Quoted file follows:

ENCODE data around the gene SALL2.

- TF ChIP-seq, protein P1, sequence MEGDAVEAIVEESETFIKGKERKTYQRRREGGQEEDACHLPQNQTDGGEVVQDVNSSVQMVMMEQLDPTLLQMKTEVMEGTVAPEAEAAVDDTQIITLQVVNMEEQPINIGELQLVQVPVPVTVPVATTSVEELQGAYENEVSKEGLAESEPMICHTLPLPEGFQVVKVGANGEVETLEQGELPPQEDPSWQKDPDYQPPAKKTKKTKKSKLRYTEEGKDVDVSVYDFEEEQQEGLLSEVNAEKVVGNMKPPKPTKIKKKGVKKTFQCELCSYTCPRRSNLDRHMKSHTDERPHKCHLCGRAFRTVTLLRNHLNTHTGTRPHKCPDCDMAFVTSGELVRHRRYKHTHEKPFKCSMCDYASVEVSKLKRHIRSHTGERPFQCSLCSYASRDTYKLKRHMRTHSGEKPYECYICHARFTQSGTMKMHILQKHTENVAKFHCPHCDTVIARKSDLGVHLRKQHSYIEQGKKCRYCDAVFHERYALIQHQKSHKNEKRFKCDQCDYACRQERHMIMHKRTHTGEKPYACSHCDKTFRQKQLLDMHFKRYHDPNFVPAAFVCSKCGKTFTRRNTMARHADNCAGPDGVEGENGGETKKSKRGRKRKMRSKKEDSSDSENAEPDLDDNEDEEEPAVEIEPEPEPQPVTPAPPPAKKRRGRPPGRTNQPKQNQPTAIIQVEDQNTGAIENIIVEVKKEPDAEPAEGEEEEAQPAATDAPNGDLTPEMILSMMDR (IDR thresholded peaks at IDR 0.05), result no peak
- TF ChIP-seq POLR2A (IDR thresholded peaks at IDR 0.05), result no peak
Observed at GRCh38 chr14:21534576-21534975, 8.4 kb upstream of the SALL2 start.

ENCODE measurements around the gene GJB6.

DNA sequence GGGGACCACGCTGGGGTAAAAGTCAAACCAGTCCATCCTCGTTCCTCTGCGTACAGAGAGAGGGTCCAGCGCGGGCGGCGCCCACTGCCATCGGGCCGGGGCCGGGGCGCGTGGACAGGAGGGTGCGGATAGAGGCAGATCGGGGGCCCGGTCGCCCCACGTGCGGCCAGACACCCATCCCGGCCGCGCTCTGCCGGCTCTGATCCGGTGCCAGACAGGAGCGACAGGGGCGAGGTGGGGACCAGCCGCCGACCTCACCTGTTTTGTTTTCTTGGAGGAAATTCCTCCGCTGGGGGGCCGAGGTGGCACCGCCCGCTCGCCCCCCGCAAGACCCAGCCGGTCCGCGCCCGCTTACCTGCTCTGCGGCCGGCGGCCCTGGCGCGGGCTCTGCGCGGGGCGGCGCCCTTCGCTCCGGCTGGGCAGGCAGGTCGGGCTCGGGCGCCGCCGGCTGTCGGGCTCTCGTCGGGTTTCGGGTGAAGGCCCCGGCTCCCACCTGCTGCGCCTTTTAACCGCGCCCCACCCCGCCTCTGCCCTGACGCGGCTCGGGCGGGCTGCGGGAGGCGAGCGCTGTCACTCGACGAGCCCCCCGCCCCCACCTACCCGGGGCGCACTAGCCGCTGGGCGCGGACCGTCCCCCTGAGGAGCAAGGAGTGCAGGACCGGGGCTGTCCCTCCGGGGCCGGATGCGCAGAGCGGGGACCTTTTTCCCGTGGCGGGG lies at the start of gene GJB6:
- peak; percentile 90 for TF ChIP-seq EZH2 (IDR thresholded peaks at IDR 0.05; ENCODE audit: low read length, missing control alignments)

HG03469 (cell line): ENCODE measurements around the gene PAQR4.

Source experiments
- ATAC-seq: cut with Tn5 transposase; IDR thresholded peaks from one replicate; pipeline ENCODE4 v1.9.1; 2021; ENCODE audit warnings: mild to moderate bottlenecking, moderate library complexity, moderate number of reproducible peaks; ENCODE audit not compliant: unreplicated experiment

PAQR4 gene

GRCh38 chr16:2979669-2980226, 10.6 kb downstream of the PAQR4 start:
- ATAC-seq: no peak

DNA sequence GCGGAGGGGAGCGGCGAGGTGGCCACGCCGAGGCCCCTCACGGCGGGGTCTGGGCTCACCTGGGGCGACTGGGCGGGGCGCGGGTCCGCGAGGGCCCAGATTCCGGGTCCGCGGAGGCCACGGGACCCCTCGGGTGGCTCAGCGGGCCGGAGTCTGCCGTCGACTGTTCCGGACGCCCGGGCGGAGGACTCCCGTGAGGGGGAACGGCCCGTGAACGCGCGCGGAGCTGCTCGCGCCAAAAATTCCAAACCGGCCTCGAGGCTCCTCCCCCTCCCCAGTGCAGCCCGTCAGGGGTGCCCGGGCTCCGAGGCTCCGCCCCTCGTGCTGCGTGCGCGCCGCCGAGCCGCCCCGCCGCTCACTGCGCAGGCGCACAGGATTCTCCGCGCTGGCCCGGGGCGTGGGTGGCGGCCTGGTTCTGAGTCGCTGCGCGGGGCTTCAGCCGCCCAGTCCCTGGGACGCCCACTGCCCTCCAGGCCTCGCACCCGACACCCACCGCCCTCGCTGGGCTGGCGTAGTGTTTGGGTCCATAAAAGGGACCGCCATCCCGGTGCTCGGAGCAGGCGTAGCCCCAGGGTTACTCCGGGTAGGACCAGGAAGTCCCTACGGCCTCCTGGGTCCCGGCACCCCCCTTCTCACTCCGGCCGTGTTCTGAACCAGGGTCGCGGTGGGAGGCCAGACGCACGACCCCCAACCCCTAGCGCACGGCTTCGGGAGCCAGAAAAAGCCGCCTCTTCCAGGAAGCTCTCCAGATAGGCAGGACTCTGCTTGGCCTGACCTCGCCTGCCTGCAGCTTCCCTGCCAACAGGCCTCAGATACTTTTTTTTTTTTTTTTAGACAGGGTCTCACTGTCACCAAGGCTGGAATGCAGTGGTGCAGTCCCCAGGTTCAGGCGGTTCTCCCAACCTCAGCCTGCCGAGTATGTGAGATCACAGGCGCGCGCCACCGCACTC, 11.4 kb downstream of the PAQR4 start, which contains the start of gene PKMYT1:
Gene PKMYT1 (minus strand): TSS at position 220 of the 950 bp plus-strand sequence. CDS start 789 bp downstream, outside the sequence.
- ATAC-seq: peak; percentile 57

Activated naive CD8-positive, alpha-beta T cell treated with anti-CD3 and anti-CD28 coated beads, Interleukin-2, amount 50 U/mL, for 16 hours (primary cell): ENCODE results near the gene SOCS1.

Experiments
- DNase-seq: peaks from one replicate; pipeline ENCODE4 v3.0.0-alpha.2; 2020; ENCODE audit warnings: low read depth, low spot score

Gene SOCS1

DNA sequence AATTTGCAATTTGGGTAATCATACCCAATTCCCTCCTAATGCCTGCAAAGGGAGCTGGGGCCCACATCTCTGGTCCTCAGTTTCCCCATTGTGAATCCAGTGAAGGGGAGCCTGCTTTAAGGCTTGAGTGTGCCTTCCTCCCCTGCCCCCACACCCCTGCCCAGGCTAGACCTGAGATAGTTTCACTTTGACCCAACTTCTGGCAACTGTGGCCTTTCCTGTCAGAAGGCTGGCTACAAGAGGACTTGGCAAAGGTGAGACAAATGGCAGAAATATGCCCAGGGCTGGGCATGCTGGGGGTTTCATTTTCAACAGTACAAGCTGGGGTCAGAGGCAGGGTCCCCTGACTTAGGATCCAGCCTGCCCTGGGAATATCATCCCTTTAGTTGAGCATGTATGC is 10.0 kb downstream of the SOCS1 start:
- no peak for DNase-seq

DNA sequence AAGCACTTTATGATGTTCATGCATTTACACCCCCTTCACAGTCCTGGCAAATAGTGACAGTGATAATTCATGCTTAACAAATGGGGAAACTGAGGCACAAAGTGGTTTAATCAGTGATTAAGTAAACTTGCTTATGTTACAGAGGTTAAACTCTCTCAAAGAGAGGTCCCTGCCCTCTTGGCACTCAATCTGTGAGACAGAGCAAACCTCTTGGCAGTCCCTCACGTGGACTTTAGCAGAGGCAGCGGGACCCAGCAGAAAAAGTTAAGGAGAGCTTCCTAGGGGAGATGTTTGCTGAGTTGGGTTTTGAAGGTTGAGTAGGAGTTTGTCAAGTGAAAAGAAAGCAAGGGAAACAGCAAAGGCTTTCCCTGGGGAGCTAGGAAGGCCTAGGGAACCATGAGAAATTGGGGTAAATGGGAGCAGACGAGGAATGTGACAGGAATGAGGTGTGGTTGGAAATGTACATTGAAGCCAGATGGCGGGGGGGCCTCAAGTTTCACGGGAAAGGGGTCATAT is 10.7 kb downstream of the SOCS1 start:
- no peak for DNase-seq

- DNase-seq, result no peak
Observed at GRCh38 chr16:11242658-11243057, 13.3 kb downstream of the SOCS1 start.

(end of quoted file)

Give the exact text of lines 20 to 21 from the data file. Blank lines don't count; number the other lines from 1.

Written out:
Gene SOCS1

DNA sequence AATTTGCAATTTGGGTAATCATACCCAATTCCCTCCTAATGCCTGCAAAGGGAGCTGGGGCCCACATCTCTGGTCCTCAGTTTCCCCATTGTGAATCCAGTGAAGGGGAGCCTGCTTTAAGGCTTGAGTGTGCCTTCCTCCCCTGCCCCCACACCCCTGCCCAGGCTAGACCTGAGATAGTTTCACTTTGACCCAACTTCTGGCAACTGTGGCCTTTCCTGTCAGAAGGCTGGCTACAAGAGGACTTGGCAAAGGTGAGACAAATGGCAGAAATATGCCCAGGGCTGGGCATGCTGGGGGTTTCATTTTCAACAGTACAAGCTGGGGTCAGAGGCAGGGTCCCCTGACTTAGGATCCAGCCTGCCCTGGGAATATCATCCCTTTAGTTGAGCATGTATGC is 10.0 kb downstream of the SOCS1 start: